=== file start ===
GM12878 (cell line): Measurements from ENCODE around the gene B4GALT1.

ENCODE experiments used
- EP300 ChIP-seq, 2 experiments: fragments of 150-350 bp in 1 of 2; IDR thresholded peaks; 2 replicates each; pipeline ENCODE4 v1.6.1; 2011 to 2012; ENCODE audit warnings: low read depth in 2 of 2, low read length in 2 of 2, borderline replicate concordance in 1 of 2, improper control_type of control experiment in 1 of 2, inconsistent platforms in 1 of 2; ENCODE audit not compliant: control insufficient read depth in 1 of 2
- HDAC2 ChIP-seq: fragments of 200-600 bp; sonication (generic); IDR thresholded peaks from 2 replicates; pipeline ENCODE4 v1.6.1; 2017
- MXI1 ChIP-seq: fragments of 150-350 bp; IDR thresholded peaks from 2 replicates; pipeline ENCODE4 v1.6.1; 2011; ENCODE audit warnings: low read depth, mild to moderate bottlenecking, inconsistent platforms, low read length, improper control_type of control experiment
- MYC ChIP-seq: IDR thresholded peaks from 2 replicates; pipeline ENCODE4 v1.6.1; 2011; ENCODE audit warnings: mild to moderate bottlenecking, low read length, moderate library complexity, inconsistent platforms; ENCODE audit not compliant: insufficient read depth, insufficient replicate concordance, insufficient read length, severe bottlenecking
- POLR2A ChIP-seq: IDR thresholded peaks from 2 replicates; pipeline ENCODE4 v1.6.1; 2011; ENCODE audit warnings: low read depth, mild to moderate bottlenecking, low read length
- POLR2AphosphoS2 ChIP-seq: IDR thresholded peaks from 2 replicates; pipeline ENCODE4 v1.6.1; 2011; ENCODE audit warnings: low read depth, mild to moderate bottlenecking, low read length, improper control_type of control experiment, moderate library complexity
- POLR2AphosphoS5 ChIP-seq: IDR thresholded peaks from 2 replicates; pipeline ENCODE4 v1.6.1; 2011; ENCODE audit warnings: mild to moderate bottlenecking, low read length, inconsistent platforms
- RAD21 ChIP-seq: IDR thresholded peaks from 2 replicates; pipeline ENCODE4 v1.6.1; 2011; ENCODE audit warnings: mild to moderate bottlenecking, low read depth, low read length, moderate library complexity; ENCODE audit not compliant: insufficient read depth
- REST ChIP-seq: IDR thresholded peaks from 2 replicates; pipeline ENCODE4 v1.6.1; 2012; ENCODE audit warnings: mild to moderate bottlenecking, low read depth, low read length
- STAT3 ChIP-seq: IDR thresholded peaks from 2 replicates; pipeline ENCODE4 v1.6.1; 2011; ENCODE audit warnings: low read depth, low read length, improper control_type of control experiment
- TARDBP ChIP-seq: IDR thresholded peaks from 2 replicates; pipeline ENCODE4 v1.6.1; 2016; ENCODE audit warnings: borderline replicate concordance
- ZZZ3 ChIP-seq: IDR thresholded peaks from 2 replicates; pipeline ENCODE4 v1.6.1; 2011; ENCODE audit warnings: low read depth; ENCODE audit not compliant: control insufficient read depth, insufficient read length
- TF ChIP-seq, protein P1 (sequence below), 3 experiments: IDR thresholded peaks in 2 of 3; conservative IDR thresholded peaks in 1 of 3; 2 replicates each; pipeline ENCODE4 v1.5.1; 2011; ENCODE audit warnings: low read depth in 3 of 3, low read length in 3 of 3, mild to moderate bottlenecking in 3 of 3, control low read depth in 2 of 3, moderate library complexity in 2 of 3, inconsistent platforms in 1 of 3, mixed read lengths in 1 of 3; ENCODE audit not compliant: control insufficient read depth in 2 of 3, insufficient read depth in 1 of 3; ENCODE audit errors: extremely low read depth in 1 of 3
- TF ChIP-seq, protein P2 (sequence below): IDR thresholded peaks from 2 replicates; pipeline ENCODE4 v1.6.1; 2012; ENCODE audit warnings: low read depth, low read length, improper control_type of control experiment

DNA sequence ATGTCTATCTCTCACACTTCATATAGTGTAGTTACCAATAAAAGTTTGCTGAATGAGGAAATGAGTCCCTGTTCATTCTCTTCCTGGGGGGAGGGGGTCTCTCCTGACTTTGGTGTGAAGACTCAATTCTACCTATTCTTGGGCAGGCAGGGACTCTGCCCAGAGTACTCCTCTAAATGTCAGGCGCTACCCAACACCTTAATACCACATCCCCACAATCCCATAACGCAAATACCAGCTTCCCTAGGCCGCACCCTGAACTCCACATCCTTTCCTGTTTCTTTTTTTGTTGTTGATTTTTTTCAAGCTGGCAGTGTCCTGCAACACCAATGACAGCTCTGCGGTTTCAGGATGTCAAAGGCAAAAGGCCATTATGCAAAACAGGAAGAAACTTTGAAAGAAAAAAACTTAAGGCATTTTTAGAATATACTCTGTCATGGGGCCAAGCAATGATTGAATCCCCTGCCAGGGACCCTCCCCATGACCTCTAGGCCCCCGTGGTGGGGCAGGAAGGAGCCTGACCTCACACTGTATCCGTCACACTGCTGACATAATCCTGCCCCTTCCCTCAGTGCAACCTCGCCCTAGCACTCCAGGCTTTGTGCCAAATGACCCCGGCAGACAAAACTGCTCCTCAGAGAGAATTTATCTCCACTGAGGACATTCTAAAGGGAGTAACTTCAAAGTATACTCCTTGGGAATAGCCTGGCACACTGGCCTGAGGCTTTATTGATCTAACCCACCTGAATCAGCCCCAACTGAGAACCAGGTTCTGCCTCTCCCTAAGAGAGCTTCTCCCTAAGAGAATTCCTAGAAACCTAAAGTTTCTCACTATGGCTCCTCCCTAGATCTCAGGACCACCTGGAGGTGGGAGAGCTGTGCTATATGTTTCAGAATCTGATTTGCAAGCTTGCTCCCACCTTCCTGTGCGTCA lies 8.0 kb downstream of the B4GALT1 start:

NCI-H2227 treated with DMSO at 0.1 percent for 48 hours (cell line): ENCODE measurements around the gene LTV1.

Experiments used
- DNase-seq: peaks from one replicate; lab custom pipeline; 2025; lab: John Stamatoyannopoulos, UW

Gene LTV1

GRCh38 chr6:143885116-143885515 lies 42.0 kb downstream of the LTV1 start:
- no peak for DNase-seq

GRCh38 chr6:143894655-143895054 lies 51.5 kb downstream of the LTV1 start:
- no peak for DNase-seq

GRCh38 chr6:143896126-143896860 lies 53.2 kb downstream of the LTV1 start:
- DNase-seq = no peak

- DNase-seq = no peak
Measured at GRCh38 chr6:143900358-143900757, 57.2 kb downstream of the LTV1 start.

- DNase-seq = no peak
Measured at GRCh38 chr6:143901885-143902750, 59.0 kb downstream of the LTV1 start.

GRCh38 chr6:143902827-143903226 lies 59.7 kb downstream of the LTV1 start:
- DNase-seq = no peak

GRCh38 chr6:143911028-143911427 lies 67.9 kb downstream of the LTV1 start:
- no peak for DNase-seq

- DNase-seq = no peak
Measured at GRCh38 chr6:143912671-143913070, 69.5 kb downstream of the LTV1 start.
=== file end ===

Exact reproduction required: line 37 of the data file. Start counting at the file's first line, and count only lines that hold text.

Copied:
Measured at GRCh38 chr6:143912671-143913070, 69.5 kb downstream of the LTV1 start.